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Friday, December 17, 2010

What Have Christmas Trees Come To?

Being a Vermonter I have a firm belief about Christmas Trees.  They must be real.  Its imperative and mandatory.  It would be blasphemous for a Vermonter to not have a real Christmas Tree, afterall, much of the ones found across the country leaned against store fronts and makeshift Christmas Tree lots come from this fair state. 


As a little child, growing up on the Eastern Shore of Maryland, my parents instilled in me the tradition of cutting down a Christmas Tree.  What was once a hard stuck tradition is now weaning away to more convenient and modern ideas.  Call me a traditionalist, but nothing beats climbing into the family truckster and venturing out into a snow covered field with a saw and dragging a fallen conifer back to be tied to the roof (National Lampoon's Christmas Vacation Anyone?)

The smell of fresh pine filling your home is better than anything Yankee candle can pull off and then at the end of the Christmas season, which is as soon as I wake up on January 1st, it can be hauled outside and left to become tinsel laden compost.  Really, the only negative part is the needles.  Needles are the bane of my existence.  I occasionally find a stray pine needle in August while cleaning those far reaches that are behind my furniture, but even when I find those dastardly, brown things months later they still make me smile and think of the warmth the tree brought to my home for the brief time it filled my living room. 


I wouldn't settle for anything less.


But some people do...

Artifical trees have been around for decades.  They are so incredibly popular for many reasons, whether its cleanliness, ease of care, convenience, or lack of access to "real" trees.  Rather than getting in the truckster and going for an adventure you go into your basement, attic, or closet, pull out a box, unfold the tree, and stick it in a stand.




Now they come prelit with lights



Fiber-optics


And all whole rainbow of colors!




But for some, even an artificial tree is not what they are looking for either.  Something even simpler than a needleless tree you store in a box most of the year.  It takes up no floor space.  There's no lights.  Nothing more is needed to set it up and rolling and unrolling.  


I give you the "Wall Christmas Tree".  




In tapestry...



or a decal...





It brings the Christmas experience to an all time low.  No more trudging through the snow looking for the perfect Christmas tree.  No more ornaments! Or tinsel! Or fresh smell of spruce that is the best thing next to pumkin pie!  I can't bear the thought of it!  

The Christmas Tree is such an integral part of the Christmas that I don't think it should be messed with, unless absolutely unavoidable.  If I could bottle up the Vermont Christmas Tree Experience and share it I would (see my last post).  Everyone should know what it's like to seek out the perfect tree, cut it down yourself, decorate it proudly in your living room, and put presents underneath it for Christmas morning.  And Especially, a Christmas tree doesn't belong unrolled and pasted to a wall.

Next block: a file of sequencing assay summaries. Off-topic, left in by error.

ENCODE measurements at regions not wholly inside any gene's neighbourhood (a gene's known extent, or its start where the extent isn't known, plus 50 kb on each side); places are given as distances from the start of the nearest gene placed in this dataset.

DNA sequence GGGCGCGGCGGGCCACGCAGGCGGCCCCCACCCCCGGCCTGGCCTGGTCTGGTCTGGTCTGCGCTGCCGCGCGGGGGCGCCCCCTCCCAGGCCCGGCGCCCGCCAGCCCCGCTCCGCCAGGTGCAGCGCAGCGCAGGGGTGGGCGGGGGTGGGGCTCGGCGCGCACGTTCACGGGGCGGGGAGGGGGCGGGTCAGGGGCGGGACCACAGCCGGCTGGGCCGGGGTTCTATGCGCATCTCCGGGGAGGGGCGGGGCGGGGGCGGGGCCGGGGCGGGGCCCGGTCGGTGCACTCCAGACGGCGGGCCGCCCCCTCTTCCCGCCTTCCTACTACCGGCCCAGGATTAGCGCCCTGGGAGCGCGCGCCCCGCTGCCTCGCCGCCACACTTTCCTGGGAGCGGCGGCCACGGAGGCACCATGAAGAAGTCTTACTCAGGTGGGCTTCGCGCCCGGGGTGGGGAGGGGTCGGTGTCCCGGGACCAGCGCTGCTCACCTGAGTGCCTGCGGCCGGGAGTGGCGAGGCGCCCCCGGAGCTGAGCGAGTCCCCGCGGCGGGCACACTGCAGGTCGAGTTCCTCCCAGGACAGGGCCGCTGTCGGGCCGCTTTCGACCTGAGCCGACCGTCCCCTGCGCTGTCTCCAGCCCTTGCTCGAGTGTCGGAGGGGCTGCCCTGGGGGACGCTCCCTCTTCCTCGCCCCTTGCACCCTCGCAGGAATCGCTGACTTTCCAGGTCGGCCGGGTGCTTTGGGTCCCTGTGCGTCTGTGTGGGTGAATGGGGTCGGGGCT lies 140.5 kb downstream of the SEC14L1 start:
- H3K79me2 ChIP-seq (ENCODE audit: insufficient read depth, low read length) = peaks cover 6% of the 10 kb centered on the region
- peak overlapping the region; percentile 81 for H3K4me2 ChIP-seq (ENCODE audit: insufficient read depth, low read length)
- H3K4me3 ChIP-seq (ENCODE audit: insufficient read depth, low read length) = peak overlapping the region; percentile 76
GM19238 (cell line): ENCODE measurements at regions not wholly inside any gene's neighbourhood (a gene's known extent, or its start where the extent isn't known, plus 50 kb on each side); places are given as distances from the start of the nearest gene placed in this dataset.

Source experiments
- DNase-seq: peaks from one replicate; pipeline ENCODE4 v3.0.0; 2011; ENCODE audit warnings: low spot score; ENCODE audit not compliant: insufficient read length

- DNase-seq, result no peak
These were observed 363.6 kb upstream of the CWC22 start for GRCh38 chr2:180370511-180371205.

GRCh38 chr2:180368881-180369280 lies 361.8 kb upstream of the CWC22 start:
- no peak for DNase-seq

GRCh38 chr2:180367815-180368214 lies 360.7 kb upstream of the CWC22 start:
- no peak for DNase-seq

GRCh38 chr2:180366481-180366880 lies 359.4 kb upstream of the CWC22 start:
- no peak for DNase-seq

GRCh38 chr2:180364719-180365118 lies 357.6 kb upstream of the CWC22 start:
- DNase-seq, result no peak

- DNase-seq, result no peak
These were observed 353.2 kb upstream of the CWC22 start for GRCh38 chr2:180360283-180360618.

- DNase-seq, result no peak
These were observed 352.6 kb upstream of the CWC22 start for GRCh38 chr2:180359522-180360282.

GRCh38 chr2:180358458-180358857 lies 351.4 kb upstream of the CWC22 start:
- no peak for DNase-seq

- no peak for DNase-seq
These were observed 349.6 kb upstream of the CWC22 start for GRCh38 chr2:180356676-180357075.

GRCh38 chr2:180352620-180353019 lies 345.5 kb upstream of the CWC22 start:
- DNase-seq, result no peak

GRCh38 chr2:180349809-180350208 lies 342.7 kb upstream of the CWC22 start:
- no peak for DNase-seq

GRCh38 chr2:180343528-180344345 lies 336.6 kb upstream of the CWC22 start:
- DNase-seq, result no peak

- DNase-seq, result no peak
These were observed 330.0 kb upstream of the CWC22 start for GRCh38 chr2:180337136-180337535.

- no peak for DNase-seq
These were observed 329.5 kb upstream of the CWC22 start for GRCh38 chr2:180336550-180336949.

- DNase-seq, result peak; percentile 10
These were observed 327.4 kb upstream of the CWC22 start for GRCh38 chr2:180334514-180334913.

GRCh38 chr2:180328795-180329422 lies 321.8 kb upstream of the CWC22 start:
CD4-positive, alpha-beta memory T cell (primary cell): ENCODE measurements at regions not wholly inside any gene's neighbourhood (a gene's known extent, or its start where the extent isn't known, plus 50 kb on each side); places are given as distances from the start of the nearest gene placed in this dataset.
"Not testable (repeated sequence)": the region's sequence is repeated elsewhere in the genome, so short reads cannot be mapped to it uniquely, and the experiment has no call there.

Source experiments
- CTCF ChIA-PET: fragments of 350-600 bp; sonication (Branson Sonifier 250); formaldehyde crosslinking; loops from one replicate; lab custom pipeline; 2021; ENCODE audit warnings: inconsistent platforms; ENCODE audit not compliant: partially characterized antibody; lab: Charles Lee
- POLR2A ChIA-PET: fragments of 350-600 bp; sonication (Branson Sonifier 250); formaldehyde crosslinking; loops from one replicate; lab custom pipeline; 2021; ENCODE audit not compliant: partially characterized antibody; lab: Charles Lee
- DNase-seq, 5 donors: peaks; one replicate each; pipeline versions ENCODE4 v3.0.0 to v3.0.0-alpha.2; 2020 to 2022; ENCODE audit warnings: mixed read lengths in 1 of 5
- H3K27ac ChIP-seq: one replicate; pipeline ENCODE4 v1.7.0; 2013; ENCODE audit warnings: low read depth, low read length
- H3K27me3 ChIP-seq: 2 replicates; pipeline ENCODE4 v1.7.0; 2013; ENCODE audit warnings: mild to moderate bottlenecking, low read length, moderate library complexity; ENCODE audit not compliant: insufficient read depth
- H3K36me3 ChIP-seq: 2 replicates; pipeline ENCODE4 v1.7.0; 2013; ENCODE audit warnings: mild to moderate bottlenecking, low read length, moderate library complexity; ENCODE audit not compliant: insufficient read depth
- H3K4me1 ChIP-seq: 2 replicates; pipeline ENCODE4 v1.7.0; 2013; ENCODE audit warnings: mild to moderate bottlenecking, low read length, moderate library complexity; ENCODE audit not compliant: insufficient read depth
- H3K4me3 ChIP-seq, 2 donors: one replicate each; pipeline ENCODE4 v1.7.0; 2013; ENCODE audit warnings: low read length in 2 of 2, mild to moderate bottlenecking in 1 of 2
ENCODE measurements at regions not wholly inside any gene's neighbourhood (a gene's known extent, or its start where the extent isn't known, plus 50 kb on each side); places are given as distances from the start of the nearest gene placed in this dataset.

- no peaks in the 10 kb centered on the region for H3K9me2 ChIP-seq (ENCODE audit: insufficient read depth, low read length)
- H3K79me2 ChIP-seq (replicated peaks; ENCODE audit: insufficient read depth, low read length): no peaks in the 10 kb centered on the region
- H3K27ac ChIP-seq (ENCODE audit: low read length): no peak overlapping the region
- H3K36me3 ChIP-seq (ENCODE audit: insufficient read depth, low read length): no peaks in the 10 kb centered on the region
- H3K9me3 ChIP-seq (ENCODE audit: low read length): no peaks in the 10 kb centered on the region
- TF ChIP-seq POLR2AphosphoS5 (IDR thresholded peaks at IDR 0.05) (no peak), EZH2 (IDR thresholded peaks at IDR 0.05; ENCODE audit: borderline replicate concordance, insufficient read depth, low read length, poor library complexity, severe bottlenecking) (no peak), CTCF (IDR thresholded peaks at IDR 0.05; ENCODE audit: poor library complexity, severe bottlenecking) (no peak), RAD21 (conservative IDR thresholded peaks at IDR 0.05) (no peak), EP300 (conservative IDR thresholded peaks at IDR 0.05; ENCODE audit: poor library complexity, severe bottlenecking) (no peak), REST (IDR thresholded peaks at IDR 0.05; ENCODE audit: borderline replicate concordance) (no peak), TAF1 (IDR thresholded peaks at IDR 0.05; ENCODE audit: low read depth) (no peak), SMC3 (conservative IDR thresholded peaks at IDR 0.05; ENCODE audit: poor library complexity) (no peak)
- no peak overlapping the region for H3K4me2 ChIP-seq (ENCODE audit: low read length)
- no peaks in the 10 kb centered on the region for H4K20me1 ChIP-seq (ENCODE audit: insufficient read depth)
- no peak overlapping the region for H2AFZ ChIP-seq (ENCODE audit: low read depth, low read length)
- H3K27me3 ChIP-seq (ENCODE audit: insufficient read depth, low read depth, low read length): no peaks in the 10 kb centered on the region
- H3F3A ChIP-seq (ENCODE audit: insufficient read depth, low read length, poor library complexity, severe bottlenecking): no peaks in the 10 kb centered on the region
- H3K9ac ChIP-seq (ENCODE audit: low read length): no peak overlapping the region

What is your stance on Christmas Trees?  Are real the only way to go? Or do you live in Hawaii and only decorate palm trees? I can't be the only one with such a nostalgia for the real thing, can I?

25 comments:

Rosanne said...

I grew up in PA and we had lots of tree farms to choose from. Now I live in Arizona...real trees are hauled down here from Washington state. Once they get here they dry out so fast that the needles are falling off before you can get one loaded on the back of your truck. Plus, the prices are ridiculous. I caved and bought a perfectly nice pre-lit artificial tree a few years ago. We don't even bother to put it up anymore. Now we head back to PA each year for Christmas to visit family AND their REAL trees! :)

AmyBean said...

Ok, those wall ones are just weird. I think the one with the letters is cute for a decoration, but not a tree substitute.

I grew up with an artificial tree because we had allergies in the family, so I'm ok with them. My husband insists on a real one though, so we have real ones now. But if it's going to be artificial, it should at least try to look real and respectable. I hate the fiber optic ones, and the colored ones (especially the white ones -- they look sickly!). I like my fake trees green, please.

Stace said...

Real! We had an artificial tree when I lived in FL years ago....it was ugly and I hated it. My aunt owns an artificial tree...and where it's nice and really tries to look like a real tree...it's very uniform and blah...no personality at all.
Don't even get me started on the decals..WTH??

SkittleSkattle said...

I'm another reader in AZ and this is the first year we went to the artificial tree. I love the real ones but man, they dry out so fast! And, I just kinda feel it is a waste of money because they are like $80 at Costco!

I like the wall decal with the letters! Totally modern. If I didn't have kids, I might lean to that one!

Kristin said...

I got a new artificial tree this year. I mailed my old one to my friend's unit in Iraq so they could make use of it. Hm. Lovely act of kindness or a good excuse to buy myself a new tree? The world may never know. :-)